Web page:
1Department of Sociology and Anthropology, Illinois State University, 2Department of World Languages, Southeast Raleigh Magnet School
Thursday Morning, 301E
The site of Hiwassee Island (40MG31) was apparently a strategically important pre-Columbian aggregate settlement based on the episodes of occupation and its island location at the confluence of the Tennessee and Hiwassee Rivers (Chickamauga Reservoir). The site was one of few WPA Era salvage archaeological projects that merited a monograph (by T. Lewis and M Kneberg). However, little bioarchaeological analysis has been undertaken on the human remains. The Late Mississippian component (Dallas phase, AD 1300-1400) (N=175) was examined for basic health markers (LEH, periostitis, cribra orbitalia [CO], porotic hyperostosis [PH], longitudinal growth) and assessed by age and sex. Two adult age-at-death cohorts (<30 years, 30+ years) were defined.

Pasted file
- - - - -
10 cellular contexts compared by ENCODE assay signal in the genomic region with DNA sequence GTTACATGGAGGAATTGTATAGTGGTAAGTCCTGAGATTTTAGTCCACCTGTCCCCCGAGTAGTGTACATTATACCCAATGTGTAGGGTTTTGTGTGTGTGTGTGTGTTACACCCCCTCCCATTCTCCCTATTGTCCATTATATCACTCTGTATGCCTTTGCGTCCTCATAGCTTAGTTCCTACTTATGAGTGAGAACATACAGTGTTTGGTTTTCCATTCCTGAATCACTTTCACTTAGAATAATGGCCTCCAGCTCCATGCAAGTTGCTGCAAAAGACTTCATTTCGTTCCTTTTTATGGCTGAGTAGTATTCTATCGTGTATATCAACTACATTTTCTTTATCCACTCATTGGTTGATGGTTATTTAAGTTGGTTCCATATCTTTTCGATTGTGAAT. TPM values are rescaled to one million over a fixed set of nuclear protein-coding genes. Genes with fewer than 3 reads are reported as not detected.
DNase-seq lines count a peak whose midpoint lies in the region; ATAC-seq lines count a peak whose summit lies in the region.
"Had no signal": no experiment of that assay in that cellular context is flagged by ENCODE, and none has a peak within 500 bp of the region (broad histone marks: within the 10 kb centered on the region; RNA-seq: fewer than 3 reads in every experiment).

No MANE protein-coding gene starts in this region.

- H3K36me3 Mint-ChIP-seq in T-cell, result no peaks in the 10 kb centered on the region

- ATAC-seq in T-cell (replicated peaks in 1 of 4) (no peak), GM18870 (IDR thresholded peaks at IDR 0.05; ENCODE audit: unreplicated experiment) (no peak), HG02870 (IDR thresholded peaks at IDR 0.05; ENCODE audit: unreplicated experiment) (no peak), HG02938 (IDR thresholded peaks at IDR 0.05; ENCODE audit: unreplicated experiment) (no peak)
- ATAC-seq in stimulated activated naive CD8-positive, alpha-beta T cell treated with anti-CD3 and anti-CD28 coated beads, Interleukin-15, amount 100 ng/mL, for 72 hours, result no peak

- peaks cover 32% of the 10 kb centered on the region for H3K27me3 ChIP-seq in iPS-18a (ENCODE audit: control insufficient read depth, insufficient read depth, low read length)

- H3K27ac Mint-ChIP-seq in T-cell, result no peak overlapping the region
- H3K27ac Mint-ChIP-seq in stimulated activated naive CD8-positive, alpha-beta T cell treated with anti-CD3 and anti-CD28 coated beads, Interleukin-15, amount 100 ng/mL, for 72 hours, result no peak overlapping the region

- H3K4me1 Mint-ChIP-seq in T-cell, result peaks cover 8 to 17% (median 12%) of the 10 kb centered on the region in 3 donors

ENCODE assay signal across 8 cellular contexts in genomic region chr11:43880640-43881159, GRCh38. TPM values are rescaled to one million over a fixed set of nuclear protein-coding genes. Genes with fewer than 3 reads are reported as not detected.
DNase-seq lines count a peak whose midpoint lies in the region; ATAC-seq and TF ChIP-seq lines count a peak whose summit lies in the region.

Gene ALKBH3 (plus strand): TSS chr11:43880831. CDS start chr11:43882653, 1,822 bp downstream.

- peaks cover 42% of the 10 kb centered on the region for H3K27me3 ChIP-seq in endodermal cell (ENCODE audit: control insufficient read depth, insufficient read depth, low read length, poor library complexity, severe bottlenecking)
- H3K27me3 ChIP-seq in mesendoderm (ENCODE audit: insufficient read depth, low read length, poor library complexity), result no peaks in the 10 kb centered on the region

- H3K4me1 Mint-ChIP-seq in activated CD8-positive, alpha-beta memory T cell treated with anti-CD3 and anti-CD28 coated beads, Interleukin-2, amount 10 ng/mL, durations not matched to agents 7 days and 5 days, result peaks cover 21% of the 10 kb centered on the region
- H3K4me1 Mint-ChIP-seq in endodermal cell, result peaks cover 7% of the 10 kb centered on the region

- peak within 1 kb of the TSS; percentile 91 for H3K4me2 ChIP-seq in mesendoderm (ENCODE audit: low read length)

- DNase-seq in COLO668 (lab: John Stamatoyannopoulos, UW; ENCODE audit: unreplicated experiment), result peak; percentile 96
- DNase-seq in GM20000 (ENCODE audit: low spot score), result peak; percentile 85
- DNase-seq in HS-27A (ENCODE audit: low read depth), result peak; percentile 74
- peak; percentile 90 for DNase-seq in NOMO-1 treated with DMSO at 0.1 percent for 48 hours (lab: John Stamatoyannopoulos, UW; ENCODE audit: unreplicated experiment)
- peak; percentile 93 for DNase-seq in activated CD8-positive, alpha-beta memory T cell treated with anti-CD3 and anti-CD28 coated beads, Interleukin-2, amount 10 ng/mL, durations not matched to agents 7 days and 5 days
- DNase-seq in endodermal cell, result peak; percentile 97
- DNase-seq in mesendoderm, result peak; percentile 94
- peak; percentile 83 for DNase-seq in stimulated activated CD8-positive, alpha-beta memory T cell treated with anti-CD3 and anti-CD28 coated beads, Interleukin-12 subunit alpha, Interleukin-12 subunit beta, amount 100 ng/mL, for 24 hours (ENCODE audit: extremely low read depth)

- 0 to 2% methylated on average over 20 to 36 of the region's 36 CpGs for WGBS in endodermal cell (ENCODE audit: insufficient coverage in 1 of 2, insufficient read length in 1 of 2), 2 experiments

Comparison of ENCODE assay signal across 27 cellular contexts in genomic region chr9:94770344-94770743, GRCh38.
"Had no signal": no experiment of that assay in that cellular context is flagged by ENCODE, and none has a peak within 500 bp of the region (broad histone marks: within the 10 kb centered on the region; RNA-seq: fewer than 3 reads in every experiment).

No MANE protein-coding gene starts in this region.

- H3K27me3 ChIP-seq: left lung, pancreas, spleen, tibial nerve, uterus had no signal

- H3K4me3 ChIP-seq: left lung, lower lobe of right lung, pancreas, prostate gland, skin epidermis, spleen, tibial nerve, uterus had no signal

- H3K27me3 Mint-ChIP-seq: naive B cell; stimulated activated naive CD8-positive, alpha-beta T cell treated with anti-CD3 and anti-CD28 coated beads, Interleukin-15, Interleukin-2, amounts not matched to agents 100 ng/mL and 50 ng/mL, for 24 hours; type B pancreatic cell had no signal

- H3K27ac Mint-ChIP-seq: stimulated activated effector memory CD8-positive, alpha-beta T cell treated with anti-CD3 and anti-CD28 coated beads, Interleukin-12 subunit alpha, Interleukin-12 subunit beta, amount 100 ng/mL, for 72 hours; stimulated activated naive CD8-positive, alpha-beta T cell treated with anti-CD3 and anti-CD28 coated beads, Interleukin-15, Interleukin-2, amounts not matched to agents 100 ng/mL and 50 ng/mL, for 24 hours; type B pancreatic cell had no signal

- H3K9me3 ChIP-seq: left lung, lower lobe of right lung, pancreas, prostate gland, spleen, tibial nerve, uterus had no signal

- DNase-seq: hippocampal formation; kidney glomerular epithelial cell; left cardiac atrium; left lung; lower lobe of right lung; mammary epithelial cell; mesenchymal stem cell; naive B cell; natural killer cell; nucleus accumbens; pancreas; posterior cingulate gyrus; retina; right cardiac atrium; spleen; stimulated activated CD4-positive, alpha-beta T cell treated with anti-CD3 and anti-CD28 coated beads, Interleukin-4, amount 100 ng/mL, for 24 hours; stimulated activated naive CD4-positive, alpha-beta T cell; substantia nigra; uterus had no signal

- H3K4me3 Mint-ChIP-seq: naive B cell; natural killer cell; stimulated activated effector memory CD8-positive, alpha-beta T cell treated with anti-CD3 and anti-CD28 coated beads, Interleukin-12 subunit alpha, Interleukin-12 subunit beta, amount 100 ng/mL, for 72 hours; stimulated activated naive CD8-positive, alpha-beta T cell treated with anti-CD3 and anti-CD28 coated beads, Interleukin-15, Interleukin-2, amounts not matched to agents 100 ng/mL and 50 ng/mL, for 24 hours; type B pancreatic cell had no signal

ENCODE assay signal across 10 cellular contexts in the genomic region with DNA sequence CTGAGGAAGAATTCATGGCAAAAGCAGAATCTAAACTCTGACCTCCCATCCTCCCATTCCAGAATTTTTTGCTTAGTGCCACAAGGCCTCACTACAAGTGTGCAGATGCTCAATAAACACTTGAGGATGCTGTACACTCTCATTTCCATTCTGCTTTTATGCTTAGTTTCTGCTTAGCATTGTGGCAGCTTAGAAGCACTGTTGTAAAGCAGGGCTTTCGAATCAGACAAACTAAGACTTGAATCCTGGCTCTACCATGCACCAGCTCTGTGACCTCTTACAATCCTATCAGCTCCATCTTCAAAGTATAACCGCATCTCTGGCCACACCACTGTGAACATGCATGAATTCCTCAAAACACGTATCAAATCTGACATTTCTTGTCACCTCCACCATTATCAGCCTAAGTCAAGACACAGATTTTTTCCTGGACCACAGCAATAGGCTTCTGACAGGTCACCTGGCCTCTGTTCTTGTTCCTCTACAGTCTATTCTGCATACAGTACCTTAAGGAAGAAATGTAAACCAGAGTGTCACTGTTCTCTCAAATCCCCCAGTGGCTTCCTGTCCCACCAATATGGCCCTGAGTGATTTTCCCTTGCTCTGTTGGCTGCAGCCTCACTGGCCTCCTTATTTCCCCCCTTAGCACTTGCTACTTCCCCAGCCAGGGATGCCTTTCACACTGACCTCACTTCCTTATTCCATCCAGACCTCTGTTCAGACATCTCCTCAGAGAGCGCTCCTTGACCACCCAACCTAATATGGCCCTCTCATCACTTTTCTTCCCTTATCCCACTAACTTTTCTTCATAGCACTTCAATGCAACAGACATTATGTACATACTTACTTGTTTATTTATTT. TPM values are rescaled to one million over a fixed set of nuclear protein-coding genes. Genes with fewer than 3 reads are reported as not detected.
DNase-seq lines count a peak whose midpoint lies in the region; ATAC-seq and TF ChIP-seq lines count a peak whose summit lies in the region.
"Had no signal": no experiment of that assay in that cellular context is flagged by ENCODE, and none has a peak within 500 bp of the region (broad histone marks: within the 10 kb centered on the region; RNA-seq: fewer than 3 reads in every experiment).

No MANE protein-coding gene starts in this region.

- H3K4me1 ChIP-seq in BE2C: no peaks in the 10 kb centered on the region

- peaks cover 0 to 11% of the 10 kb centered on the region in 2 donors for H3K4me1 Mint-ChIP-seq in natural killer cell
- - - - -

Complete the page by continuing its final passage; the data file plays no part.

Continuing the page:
CO was evident in 56% of subadults, PH in 41%, and periostitis in 17%. The post-weaning age subadult data revealed age progressive chronic health stress in conjunction with compromised growth. Males had a higher overall prevalence of anemia (PH or CO) (86.7% versus 68.2%) but when controlled by age, the sex difference was not significant. The adult sample has a 66.7% raw frequency of LEH with no significant difference by sex. Young adult age at death co-occurred with higher a prevalence of LEH (63% versus 35%).
The overall prevalences of the pathologies assessed are markedly higher in the Hiwassee Island sample relative to other Dallas phase samples in East Tennessee. This may reflect the eco-geographic particulars of the island or may relate to the abrupt socio-political reorganization of the Dallas phase in the Chickamauga Reservoir after circa AD 1400.